— Memories of Hawthorne • Rose Hawthorne Lathrop

... preparations, gave it sufficient security against all invasion from foreigners. Perhaps, too, it had partly proceeded from expectations of this nature, that the popular leaders had been so urgent for a rupture with Spain; nor is it credible, that religious zeal could so far have blinded all of them, as to make them discover, in such a measure, any appearance of necessity, or any ...
— The History of England in Three Volumes, Vol.I., Part E. - From Charles I. to Cromwell • David Hume

... like to say this," he said. "I have told Mrs. Stapleton already. It is this. I must confess that so far as I am concerned I am not a believer. But neither am I a skeptic. I am just a real agnostic in this matter. I have read several books; and I have been impressed. But there's a great deal in them that seems to me nonsense; perhaps ...
— The Necromancers • Robert Hugh Benson

... furnished—obviously the room of a great thinker. I noticed on the desk, which was covered with paper and note-books, a copy of Roget's Thesaurus and Taylor's Natural History of Enthusiasm. With two such works one can, of course, go far. On the wall were the mottoes, "We needs must love the highest when we see it," and (from The Bellman) "What I tell you three times is true." I noticed two portraits also: one was of a delightful ...
— Punch, or the London Charivari, May 27, 1914 • Various

... having me taught also by such French professors of arms as lived in Canterbury, or happened to pass through it; but I own that I prefer the English style of fighting. We generally stand upright to our work, equally poised on the two feet for advance or retreat; while you lean with the body far forward and the arm outstretched, which seems to ...
— Saint Bartholomew's Eve - A Tale of the Huguenot WarS • G. A. Henty

... not specify his route, merely said that he was going far from England. They shook hands, and Mrs. Baxendale was left with a musing expression on her face. She turned her eyes to the counter; the purchase for which Dagworthy had just paid was a box of ladies' gloves. ...
— A Life's Morning • George Gissing

... meddling of man. The Spaniards, after the picturesque conquest of the luckless Aztecs, were eagerly searching for new fields of profitable battle, and then they dreamed of finding among the mysteries of the alluring northland, stretching so far away into the Unknown, a repetition of towns as populous, as wealthy in pure gold, as those of the valley of Mexico whose despoiled treasures had fired the cupidity of Europe and had crammed the strong boxes of the Spanish king. And there might be towns even richer! Who could say? An Amerind ...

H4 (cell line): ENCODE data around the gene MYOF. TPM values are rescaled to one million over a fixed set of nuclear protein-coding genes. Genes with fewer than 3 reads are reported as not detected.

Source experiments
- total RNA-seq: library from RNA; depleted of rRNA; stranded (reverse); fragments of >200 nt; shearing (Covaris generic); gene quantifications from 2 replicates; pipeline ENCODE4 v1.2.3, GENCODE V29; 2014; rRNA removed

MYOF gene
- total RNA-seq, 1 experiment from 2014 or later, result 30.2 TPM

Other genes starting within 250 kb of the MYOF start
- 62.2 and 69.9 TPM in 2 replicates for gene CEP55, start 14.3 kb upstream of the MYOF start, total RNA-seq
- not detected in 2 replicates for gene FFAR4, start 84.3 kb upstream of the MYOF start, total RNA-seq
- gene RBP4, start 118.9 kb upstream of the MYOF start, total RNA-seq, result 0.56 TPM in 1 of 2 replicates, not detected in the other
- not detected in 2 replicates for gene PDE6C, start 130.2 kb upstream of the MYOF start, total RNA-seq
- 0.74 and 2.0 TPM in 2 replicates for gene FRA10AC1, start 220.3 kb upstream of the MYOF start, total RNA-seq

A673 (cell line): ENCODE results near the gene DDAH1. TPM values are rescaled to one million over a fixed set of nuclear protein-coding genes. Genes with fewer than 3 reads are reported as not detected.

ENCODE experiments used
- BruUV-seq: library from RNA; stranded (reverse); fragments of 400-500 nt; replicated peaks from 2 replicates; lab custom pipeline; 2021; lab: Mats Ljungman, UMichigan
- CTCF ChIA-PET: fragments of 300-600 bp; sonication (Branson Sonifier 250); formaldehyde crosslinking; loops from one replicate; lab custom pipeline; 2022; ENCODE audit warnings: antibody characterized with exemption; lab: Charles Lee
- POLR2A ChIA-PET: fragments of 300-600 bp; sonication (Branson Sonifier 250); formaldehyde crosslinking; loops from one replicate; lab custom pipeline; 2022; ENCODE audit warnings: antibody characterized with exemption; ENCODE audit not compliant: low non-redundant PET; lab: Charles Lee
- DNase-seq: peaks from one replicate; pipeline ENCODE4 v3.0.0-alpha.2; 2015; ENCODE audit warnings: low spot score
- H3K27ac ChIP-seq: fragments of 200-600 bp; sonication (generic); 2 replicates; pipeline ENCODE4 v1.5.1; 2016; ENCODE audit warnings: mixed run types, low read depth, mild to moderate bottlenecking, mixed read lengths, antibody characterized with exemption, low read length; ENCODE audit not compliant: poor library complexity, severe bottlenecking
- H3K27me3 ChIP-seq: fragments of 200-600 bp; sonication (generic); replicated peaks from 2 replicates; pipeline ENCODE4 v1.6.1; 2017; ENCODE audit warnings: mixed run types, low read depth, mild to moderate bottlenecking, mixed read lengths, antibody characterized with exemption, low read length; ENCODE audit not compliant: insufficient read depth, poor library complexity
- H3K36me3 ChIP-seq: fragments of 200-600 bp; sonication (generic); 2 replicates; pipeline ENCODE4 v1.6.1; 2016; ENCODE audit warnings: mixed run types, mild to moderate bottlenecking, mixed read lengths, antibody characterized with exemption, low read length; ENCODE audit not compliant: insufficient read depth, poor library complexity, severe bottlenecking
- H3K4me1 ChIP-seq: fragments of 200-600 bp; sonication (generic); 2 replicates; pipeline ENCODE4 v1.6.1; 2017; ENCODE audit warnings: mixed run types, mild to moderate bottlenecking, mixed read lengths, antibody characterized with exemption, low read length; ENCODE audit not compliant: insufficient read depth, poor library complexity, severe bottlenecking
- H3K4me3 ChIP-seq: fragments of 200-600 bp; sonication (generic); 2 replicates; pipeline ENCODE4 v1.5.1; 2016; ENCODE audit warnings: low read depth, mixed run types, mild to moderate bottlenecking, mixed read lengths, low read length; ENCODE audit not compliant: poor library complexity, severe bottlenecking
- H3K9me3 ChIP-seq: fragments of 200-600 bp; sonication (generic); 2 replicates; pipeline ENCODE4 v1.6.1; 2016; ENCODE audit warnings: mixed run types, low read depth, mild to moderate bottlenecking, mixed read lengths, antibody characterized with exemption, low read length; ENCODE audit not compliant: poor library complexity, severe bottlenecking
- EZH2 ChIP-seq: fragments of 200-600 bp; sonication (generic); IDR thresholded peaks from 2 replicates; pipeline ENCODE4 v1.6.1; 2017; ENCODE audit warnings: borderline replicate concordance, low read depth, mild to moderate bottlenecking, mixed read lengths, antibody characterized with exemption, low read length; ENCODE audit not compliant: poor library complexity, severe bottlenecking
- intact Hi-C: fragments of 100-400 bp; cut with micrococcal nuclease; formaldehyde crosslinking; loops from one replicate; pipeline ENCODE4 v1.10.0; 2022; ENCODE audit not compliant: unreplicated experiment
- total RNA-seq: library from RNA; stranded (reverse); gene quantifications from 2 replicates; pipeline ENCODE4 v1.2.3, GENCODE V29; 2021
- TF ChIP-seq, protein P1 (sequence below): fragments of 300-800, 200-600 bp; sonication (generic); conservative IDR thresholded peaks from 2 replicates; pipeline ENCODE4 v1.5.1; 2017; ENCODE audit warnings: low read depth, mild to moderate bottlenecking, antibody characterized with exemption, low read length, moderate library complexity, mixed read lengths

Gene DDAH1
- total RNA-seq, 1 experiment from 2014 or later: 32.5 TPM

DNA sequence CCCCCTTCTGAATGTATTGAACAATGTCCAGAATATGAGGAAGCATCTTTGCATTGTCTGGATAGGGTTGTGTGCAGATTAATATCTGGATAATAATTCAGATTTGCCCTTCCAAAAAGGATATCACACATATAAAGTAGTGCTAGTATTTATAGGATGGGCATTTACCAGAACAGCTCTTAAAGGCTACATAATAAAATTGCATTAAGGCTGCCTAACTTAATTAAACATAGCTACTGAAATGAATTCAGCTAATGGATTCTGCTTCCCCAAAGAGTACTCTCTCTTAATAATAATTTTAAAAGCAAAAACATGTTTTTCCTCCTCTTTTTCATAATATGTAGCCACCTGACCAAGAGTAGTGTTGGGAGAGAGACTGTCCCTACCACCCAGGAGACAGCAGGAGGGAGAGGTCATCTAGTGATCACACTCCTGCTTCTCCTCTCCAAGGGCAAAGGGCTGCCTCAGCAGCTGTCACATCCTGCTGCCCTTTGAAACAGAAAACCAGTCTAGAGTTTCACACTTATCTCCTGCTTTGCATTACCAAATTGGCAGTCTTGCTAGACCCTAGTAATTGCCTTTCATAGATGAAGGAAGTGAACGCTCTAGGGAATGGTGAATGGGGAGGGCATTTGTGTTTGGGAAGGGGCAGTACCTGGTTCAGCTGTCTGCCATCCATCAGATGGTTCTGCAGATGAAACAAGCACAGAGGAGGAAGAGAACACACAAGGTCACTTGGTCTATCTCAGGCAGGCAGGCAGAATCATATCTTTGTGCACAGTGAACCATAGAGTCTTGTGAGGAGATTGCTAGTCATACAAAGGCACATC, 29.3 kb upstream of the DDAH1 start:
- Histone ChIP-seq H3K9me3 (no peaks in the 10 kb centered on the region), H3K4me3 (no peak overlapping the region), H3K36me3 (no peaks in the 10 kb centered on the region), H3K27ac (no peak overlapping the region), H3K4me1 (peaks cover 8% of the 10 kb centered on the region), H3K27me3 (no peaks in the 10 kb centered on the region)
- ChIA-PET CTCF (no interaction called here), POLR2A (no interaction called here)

— The Romance of the Colorado River • Frederick S. Dellenbaugh

... that pure and uncorrupt justice has never existed in Spain, as far at least as record will allow us to judge; not that the principles of justice have been less understood there than in other countries, but because the entire system of justiciary administration has ever been shamelessly profligate ...
— The Zincali - An Account of the Gypsies of Spain • George Borrow

... was a man who did well under authority, but upon the top of it was consequential, overbearing, and far more exacting than the marquis. Full of his employer's importance when he was present, and of his own when he was absent, he was yet in the latter circumstances so doubtful of its adequate recognition by those under him, that he had grown very imperious, and resented with indignation the slightest ...
— The Marquis of Lossie • George MacDonald

... noticed a change in the motion of the vehicle. I looked out and saw that we were driving over a thick layer of straw which had been spread across the street. I can scarcely describe my feelings on seeing this. A cold perspiration came over me—I fancied I saw Marguerite in agony, dying—far from me, and calling me in vain. Without waiting for the vehicle to stop, I sprang to the ground, and was obliged to exercise all my self-control to prevent myself from rushing into the concierge's lodge, and wildly asking: 'Who is dying ...
— The Count's Millions - Volume 1 (of 2) • Emile Gaboriau

... with terror. They demanded a plan of action. He explained that they were very lucky to be alive; that their coolies, if not then stalking them, had passed beyond recall; that the Rajah, his master, was ninety miles away, and, so far from lending them money and a retinue for the Simla journey, would surely cast them into prison if he heard that they had hit a priest. He enlarged on this sin and its consequences till they bade him change the ...
— Kim • Rudyard Kipling

... are lawyers, more than one is a doctor, and three have gone on the stage. I know that my earnings are far more than any of theirs, and I am sure they do not enjoy their business any more than I do. If I had to begin again I would do exactly as I have done, with one exception—I would lay out the whole of my $300 in furnishing ...
— How To Write Special Feature Articles • Willard Grosvenor Bleyer

... that his informer was in a dripping perspiration and hardly able to stand from fright. He saw nothing beyond a dawning fear that he had gone too far. ...
— Sunlight Patch • Credo Fitch Harris

... spoken to Birdalone, which led into the Red Knight's country, and without more ado they entered it when it was now about three hours after noon. But the way was both steep and rough, so that they had much toil, and went not very far ere night fell upon them, and the moon was not yet up. So when they had stumbled on another two hours, and their horses were much spent and they themselves not a little weary, they laid them down to sleep, after they had eaten such meat as they had with ...